To obtain a longitudinal adjustment of the pivoted frame 5 carrying the printing plate 1, the screw 38 is operated quickly 1n any suitable manner, for instance, by the handle 38 coperating with the non-circular end 48 of the screw. The {inal adjustment can be made by operating the screw through the knurled portion 49. These screws 38 and 39 are also provided with screw threads ten to the inch and with a pinion 50 similar to the pinion 31 having a dial 56 to coperate with the index finger 51 and with teeth to operate a smaller pinion 52 having a pointer 53 to coperate with a dial 54 carried by the support 55 secured to the member 41. It is obvious that with these longitudinally extending screws 38 and 39 a longitudinal adjustment may be made to one-thousandths of an inch, the same as the transverse adjustment and that the dials and pointers will indicate the adjustment in the same manner. As each final adjustment is made for each printing surface 2 the readings may be taken from the scale 8 for inches and the dials 32 and 35 for the transverse adjustment the tenths of an inch being noted by the number of the complete revolutions of the dial 32, the hundredths of an inch by its last partial revolution and the thousandths by the dial 35 and pointer 34. The scale 43 and dials 56 and 54 will in like manner give the longitudinal adjustment within one thousandths of an inch. A record of these adjustments properly noted willl permit the printing plate 1 to be duplicated at any future time when the printing surfaces 2, 2 will be spaced exactly as in the originall plate 1 .should this plate become lost, destroyed or worn out by excessive use or otherwise become defective without the labor of making a new layout sheet.
We have shown in Fig. 1 the pivoted frame 5 with the printing plate 1 at one extreme position. It is clear, therefore, that the uprights 57, 57 of the press 14 have to be widely spaced to give a wide clearance to accommodate the different ext-reme transverse movements of the printing plate 1. The hydraulic press may be formed in any suitable manner, asfor example with the heavy I- beams 58 resting upon the cross bars 59. Other heavy 1-beams 61-61 may be mounted between the platen and the base 62. The details of the hydraulic press are immaterial provided it has the wide clearance between the uprights 57, 57 and is of suiiicient strength and rigidity to transmit the wide range of pressures necessary for the successful operation of our device.
While one printing plate 1 is suiiicient for black and white work, ordinarily our apparatus will be used to form printing plates to make colored lithographs. For each picture or colored lithograph, there will be sets of two or more printing plates l corresponding to the colors required to make the picture or design. Where the run is expected to be large there will be an additional printing plate 1 formed from a black photo-engraved plate, in which case there will be four printing plates 1 for each colored lithograph. Four printing plates may also be used on short runs These plates 1 are preferably printed upon zinc or aluminum plates which are slightly grained, that they may have a tooth to hold the ink. This graining may be made coarser by chemical means as well known in the art after the sheets 1 have taken the impression from the relief plate 3. The sheets 1 are then put in a hand or power offset press, being preferably put around a printing cylinder and water and their respective colored inks are supplied in proper quantities for them to print their own particular colors, the complete lithograph being made up of imprints from the three or four plates 1, one for each of the primary colors, yellow, red and blue, and black, if that is used.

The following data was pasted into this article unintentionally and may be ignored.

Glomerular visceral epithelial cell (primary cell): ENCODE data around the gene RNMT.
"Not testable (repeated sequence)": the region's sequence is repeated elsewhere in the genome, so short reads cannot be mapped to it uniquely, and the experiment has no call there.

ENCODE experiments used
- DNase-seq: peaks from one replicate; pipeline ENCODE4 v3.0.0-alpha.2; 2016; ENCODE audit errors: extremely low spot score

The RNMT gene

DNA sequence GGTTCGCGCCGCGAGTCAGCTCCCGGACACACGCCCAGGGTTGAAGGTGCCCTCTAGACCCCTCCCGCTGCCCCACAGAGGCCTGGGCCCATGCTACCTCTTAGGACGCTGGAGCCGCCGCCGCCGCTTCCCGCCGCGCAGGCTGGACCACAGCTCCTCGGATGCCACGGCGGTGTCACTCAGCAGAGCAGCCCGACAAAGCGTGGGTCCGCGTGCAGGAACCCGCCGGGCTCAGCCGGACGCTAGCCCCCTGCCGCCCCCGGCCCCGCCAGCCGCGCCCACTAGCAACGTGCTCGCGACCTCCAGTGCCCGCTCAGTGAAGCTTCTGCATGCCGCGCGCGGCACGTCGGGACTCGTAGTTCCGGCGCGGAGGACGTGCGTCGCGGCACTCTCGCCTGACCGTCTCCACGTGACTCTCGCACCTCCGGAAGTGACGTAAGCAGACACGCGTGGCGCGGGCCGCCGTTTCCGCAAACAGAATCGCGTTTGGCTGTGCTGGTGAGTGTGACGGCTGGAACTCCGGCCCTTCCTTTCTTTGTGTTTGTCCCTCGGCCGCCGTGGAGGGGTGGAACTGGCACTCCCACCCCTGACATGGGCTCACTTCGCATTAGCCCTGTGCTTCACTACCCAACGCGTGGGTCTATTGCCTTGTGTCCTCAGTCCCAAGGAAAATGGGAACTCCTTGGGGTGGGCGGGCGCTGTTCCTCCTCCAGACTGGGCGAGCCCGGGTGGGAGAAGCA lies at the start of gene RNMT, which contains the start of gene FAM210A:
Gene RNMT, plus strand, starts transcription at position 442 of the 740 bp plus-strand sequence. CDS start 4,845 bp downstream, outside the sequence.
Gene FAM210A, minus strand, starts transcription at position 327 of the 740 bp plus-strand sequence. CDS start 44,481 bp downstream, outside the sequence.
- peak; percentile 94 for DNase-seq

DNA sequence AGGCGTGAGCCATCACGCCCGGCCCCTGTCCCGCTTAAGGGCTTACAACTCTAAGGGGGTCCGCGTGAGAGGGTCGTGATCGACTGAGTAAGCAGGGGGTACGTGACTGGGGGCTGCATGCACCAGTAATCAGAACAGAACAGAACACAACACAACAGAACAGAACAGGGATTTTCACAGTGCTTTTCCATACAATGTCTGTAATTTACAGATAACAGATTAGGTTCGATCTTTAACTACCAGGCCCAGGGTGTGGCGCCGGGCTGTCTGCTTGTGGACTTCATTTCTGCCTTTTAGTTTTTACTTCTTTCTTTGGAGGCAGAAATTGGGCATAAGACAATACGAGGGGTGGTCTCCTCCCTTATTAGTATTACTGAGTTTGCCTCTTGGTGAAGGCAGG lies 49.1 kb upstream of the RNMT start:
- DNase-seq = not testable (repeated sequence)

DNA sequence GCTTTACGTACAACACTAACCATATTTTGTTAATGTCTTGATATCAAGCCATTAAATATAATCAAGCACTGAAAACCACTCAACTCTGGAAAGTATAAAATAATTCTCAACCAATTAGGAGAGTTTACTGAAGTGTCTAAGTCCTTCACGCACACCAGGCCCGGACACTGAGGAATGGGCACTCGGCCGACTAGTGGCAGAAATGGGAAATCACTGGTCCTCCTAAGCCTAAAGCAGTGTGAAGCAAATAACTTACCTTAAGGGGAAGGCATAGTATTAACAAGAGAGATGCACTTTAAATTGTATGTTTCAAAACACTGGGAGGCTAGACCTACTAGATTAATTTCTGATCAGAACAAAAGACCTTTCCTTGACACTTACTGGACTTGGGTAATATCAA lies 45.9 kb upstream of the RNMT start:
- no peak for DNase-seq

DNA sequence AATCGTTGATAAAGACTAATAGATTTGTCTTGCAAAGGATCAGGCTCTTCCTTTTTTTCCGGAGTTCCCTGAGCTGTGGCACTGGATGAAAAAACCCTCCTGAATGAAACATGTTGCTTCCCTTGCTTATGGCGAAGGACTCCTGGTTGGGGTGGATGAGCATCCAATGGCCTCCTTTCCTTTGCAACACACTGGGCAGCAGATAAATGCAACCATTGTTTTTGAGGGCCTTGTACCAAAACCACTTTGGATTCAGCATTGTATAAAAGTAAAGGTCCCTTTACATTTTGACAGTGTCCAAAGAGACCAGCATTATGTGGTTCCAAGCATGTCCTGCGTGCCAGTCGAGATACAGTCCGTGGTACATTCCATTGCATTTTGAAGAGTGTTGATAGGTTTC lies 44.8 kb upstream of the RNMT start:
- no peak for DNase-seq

By printing directly upon the sheets 1 without the intermediate steps due to the ordinary transfer we are enabled to reproduce in a lithograph and on cheap and rough paper beautiful reproductions with all the details and characteristics of the original which are now lost by the ordinary transfer process. Moreover, by having the printing plate 1 of such a size as to receive a large number of original impressions from the original half-tone plate and further insuring that each color will be laid down upon the completed lithograph in its exact position, we make a large saving in the cost of the lithograph, and while making a far better product than under the old method we save the expense of lithographie artists to touch up and correct, as far as they can the transfers, and also save the expense of lithographic transferers.
The printing surfaces 2, 2 may be from the same original relief printing plate or from different relief printing plates 1 as desired, it not being essential that all the printing surfaces 2 on any one printing plate 1 be duplicates though in practice such ordinarily would be the case. We may also use an overlay 64 preferably under the rubber pad or sheet 17 and next to the steel plate 16. An ordinary underlay 65 may also be used in some cases under the relief printing plate 3. These overlays 64 and underlays 65 would only be used in exceptional cases and, of course, may be omitted without in any manner affecting our invention.
Having thus described this invention in connection with illustrative embodiments thereof, to the details of which we do not desire to be limited, what is claimed as new and what it is desired to secure by Letters Patent is set forth in the appended claims.
We claim- 1. In anapparatus for making printing plates the combination of a printing press having a movable bed, a pivoted printing plate frame carried b the bed, and means to adjust the pivoted rame in a plurality of directions with relation to the bed.
2. In an apparatus for making printing plates the combination of a printing press having a movable bed, a printing plate frame carried by the bed, means to move it in a plurality of directions to var the relation of the frame to the press, an means to accurately indicate its ositions.
3. In an apparatus or making printing Elates the combination of a printmg press aving a movable bed, a pivoted printing plate frame carried by the bed, means to move it in a plurality of directions to vary the relation of the frame to the press, and means to accurately indicate its positions.
4. In an apparatus for making printing` 5.- In an apparatus formakingiprinting plates the combination of a printing press,
havinga movable bed, a printing plate frame, means to move the frame transversely tothe press, meansto move the frame long1- tudin'ally of the press, one of said means carried 'by the other and both of said means carried by the bed, and index mechanism cooperatlng with each of saidv means to act curately indicate the relative positions of the frame and press'.
JOSEPH H. TRYON.
CHAS. A. GROTZ. Witnesses:
ALAN M. JoHNsoN, MARGARET WALSH.
US82286514A 1914-03-06 1914-03-06 Apparatus for making printing-plates. Expired - Lifetime US1100855A (en)